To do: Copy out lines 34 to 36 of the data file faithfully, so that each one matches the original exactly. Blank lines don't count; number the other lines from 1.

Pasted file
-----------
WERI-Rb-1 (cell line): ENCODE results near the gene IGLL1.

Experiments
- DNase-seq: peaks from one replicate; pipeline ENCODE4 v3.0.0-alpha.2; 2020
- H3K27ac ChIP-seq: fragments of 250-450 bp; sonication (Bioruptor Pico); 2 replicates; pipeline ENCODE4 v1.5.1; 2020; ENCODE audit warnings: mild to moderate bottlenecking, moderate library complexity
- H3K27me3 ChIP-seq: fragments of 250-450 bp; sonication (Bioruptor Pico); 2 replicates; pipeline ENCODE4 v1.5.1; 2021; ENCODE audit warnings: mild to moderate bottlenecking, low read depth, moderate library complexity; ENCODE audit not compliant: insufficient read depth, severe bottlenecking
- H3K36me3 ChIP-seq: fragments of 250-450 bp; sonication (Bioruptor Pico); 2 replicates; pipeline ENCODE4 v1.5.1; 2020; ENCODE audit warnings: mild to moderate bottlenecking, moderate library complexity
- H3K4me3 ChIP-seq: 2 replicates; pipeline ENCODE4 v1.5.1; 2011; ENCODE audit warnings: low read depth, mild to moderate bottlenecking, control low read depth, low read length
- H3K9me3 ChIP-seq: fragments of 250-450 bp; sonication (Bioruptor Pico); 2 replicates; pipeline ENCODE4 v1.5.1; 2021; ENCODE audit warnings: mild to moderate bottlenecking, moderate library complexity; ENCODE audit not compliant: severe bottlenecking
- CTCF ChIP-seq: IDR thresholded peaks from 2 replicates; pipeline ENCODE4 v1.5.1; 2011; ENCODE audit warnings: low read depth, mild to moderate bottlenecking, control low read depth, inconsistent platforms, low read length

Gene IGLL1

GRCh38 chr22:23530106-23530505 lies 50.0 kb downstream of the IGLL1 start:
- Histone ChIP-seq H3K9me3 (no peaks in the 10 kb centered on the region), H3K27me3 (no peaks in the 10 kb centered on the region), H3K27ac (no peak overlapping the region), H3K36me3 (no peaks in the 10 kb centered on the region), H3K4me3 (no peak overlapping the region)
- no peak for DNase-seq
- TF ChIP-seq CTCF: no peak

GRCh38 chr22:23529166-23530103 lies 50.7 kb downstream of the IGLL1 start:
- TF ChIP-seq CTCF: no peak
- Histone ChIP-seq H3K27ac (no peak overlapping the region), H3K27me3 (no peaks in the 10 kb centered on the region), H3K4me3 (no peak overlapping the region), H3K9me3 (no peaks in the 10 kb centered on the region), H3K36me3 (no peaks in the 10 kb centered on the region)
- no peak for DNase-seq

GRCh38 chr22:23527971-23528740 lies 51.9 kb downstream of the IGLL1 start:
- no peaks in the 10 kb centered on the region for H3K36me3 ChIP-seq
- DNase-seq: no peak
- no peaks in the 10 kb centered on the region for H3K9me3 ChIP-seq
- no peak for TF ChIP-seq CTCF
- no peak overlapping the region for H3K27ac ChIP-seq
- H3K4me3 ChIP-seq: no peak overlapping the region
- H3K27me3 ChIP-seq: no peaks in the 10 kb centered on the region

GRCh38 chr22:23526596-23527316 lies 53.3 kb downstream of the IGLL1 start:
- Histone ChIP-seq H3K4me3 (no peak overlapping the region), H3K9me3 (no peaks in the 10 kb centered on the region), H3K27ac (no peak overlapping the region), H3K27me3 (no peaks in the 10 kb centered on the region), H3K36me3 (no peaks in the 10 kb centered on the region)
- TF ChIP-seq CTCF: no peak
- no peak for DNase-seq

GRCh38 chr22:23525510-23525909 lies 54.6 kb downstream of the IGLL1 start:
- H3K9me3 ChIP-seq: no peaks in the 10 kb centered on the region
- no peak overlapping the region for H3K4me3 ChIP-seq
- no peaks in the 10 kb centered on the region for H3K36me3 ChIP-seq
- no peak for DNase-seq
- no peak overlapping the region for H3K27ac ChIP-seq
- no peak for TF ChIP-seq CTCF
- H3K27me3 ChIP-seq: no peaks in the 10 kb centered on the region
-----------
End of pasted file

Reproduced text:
- no peaks in the 10 kb centered on the region for H3K36me3 ChIP-seq
- no peak for DNase-seq
- no peak overlapping the region for H3K27ac ChIP-seq